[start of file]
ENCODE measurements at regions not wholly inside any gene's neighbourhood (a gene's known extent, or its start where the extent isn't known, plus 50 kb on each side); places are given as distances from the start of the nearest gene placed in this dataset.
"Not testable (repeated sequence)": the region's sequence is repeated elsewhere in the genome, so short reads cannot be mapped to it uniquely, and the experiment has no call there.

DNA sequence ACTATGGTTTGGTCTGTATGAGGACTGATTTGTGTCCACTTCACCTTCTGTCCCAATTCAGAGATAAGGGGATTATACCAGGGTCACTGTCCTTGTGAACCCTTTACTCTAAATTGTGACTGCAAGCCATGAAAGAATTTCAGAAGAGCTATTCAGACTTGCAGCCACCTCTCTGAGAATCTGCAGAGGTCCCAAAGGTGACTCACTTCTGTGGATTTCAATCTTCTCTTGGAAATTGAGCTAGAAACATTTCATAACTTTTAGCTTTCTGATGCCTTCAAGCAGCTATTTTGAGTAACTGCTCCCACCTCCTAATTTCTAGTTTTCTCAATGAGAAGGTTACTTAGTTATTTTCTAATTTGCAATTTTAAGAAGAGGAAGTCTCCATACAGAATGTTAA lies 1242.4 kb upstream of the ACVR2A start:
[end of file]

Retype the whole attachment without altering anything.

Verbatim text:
ENCODE measurements at regions not wholly inside any gene's neighbourhood (a gene's known extent, or its start where the extent isn't known, plus 50 kb on each side); places are given as distances from the start of the nearest gene placed in this dataset.
"Not testable (repeated sequence)": the region's sequence is repeated elsewhere in the genome, so short reads cannot be mapped to it uniquely, and the experiment has no call there.

DNA sequence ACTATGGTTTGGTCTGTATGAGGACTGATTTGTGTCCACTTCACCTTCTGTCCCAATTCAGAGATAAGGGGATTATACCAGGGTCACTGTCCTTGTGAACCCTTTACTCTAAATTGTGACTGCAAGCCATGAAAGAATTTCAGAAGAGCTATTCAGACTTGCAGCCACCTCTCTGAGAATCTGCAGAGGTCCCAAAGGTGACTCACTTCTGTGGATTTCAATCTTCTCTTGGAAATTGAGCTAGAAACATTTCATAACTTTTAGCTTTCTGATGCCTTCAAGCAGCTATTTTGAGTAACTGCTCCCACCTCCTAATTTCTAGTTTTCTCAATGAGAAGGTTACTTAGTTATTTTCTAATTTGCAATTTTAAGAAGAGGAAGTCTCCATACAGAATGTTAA lies 1242.4 kb upstream of the ACVR2A start: